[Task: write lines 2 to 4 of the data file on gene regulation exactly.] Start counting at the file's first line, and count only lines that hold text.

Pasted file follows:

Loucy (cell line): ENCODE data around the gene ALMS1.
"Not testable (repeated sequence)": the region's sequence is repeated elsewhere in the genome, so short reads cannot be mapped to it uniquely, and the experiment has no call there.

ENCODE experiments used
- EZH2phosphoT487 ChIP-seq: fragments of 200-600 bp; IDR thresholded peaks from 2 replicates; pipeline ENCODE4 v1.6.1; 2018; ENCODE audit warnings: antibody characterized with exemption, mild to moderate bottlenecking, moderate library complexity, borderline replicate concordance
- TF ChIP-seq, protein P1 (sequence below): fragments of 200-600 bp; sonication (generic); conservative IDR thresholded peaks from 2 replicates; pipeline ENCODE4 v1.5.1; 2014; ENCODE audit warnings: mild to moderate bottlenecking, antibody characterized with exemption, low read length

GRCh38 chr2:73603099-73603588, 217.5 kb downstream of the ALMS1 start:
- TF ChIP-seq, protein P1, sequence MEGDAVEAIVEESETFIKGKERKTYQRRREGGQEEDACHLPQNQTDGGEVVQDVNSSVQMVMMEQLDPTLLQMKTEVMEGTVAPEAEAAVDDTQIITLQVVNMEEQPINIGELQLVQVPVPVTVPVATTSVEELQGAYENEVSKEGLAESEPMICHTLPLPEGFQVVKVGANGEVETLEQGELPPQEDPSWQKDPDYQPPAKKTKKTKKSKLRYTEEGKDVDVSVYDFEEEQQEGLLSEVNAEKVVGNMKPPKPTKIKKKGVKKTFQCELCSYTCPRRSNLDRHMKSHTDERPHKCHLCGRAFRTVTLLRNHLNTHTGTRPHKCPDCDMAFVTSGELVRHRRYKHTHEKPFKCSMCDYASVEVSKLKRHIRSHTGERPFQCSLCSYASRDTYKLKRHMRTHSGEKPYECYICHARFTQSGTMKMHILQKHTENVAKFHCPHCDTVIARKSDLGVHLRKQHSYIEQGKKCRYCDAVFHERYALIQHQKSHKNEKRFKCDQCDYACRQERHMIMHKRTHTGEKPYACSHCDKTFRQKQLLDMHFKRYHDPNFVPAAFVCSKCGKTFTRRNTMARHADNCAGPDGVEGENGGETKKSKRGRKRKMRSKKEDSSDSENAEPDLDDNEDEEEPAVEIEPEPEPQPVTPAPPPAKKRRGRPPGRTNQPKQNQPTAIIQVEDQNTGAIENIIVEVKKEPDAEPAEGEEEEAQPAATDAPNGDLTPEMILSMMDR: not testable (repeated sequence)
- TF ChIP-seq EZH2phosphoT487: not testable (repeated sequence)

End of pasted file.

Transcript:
"Not testable (repeated sequence)": the region's sequence is repeated elsewhere in the genome, so short reads cannot be mapped to it uniquely, and the experiment has no call there.

ENCODE experiments used
- EZH2phosphoT487 ChIP-seq: fragments of 200-600 bp; IDR thresholded peaks from 2 replicates; pipeline ENCODE4 v1.6.1; 2018; ENCODE audit warnings: antibody characterized with exemption, mild to moderate bottlenecking, moderate library complexity, borderline replicate concordance